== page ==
So I ask myself, what’s enough? At what point am I going to be happy with my work and my play? And I’m still trying to discover the answer to that question, because I haven’t found a real answer for myself – and because the target keeps moving. When I answered Web, I said that playing on the Pro Tour – even just once – would make me feel like I’d actually accomplished something in Magic. Being able to say I was a Professional Magic: the Gathering player (even if it’s just a level 1 pro) would be a hook to hang my hat on as I drift off into obscurity, years down the line (I hope its years!). Even as I said it, I was questioning my answer. Why is that the benchmark? Tons of people have pro points that aren’t pro players. Tons of people have been good at this game, or relevant to this game, who’ve never been on the Pro Tour. I already have a writing gig on one of the largest Magic focused websites out there, should I thank my stars that I’ve done that much and be done with it? Should I try to win a Legacy GP, and call it a day when I do? If I want to be on the Pro Tour, why aren’t I more actively participating in the PTQ circuit? Isn’t that the goal – and if it isn’t, what is?

It’s never simple.

In order to properly assess what my goals truly are, and as a way of tracking and measuring against them, I’ve decided to take some inspiration from Sam Stoddard’s classic “Fearless Magical Inventory” article, and create something of a “Fearless Magically Professional Inventory” for myself. This is not merely meant to take stock of my weaknesses within the game itself, but to better understand the role the game plays in my life, as well as where I feel I’m going with the game as a whole. Realistically, it will incorporate aspects from both, to the extent that I feel each is necessary.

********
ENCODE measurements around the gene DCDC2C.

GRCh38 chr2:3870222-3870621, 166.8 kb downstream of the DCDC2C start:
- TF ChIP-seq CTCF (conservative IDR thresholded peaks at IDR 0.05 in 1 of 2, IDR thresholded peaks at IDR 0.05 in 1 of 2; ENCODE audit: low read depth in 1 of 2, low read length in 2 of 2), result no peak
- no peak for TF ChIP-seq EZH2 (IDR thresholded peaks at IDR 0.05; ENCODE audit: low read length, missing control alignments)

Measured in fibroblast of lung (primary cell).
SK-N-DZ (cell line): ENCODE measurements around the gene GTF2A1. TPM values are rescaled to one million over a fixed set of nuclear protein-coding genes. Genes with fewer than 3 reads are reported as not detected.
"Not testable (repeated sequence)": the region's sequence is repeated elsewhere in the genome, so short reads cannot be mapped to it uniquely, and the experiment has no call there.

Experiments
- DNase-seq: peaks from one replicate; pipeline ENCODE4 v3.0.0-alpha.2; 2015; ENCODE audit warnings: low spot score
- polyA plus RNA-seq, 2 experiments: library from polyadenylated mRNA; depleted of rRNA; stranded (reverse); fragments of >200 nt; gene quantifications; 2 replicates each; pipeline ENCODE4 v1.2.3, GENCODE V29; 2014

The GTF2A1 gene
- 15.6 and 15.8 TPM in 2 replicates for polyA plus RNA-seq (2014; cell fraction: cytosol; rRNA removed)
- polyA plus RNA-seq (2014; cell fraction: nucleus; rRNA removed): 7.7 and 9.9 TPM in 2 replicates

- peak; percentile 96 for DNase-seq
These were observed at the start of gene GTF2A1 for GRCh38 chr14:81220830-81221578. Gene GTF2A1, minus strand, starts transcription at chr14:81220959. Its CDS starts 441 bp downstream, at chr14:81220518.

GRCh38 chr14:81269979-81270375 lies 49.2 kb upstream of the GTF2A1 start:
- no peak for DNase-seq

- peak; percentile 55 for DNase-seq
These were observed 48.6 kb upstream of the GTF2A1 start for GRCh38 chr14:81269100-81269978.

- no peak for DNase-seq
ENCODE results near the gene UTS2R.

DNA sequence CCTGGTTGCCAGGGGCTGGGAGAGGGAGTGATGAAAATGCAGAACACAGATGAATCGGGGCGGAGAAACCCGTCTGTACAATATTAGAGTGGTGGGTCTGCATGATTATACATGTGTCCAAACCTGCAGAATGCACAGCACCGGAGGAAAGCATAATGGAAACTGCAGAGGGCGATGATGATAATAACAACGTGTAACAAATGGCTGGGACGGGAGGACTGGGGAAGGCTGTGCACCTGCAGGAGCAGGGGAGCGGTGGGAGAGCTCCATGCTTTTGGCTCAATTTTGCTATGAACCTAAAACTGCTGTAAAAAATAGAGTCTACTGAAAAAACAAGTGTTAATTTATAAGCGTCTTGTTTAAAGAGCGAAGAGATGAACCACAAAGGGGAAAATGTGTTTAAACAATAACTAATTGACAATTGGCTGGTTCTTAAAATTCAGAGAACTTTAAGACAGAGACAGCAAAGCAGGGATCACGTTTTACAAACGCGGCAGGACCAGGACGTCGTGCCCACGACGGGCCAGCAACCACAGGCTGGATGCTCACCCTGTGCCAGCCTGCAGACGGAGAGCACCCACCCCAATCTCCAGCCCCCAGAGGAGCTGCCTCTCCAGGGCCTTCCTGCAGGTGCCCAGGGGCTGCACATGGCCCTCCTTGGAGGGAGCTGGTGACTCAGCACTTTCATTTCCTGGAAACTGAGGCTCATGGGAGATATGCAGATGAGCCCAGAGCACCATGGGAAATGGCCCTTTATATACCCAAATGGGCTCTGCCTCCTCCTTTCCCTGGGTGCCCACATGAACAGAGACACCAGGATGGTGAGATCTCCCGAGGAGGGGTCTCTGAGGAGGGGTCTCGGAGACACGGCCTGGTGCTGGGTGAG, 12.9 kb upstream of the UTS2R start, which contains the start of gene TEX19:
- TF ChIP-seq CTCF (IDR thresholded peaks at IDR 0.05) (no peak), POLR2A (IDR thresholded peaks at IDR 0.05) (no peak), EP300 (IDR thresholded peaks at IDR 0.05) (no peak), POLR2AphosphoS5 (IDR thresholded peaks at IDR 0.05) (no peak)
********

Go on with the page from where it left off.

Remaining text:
Where my list will differ from Sam’s suggestions, however, is that I refuse to be focused entirely on the “holes in my game,” which could otherwise be defined as the negative traits I possess, because I feel it paints an incomplete picture for yourself and doesn’t serve you as well as creating a more inclusive perspective – much like the difference between creating a resume and creating a professional portfolio. If recognizing your failings is good, then recognizing your failings, your successes, and establishing your goals from both of them must be triply good.